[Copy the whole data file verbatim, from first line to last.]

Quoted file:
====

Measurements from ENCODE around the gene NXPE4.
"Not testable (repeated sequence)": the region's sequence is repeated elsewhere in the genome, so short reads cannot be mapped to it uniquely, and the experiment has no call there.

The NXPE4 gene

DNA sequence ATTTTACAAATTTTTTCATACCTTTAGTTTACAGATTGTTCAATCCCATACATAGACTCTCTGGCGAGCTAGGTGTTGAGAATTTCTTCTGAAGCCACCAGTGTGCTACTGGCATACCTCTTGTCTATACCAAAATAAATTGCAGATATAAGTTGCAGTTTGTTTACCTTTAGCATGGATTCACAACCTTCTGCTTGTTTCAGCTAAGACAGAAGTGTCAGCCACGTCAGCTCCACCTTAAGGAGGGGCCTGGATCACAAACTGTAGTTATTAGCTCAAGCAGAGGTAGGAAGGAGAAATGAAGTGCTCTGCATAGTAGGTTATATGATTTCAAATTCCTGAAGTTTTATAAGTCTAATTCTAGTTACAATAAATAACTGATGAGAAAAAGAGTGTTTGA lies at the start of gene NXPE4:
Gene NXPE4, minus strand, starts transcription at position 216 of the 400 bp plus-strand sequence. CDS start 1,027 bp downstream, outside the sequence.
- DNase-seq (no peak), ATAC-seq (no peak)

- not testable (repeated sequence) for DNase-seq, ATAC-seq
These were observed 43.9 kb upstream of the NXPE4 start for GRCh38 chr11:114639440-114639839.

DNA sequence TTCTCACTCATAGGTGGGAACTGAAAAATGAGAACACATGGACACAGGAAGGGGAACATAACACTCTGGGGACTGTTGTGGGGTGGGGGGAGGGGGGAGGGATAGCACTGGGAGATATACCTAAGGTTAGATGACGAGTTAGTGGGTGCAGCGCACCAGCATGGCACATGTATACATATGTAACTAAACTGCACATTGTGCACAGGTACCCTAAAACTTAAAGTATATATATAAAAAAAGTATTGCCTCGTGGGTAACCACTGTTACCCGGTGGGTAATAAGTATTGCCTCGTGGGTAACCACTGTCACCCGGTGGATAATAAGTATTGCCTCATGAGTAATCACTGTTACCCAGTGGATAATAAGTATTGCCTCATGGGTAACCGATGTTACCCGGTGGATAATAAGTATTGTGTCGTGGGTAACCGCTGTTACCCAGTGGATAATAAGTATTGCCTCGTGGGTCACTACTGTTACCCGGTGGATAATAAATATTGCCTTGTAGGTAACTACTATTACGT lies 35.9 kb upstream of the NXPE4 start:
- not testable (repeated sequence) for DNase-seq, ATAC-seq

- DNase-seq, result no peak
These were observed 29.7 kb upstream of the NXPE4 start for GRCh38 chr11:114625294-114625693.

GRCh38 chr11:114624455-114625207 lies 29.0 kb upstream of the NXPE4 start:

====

Measurements from ENCODE around the gene NXPE4.
"Not testable (repeated sequence)": the region's sequence is repeated elsewhere in the genome, so short reads cannot be mapped to it uniquely, and the experiment has no call there.

The NXPE4 gene

DNA sequence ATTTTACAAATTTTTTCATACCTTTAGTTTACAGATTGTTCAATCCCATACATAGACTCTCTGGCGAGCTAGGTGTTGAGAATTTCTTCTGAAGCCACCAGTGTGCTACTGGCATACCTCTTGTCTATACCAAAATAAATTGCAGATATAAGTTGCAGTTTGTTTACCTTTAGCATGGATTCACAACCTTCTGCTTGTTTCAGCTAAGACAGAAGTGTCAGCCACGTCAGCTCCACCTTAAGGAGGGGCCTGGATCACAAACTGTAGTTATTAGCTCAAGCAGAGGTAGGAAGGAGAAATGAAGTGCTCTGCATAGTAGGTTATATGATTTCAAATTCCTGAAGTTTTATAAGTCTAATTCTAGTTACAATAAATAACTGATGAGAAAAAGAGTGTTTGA lies at the start of gene NXPE4:
Gene NXPE4, minus strand, starts transcription at position 216 of the 400 bp plus-strand sequence. CDS start 1,027 bp downstream, outside the sequence.
- DNase-seq (no peak), ATAC-seq (no peak)

- not testable (repeated sequence) for DNase-seq, ATAC-seq
These were observed 43.9 kb upstream of the NXPE4 start for GRCh38 chr11:114639440-114639839.

DNA sequence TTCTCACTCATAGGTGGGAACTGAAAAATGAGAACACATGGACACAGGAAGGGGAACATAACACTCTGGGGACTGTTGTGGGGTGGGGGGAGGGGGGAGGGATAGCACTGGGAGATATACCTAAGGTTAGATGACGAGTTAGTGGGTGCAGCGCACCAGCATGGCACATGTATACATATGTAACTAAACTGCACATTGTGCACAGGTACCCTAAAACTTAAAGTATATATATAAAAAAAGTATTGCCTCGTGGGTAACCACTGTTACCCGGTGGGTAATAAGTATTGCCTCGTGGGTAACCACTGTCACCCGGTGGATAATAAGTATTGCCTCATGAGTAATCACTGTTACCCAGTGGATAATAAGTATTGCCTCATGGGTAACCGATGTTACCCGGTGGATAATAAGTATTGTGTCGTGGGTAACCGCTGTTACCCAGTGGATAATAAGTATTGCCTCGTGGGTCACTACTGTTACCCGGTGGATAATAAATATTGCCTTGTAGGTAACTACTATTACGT lies 35.9 kb upstream of the NXPE4 start:
- not testable (repeated sequence) for DNase-seq, ATAC-seq

- DNase-seq, result no peak
These were observed 29.7 kb upstream of the NXPE4 start for GRCh38 chr11:114625294-114625693.

GRCh38 chr11:114624455-114625207 lies 29.0 kb upstream of the NXPE4 start: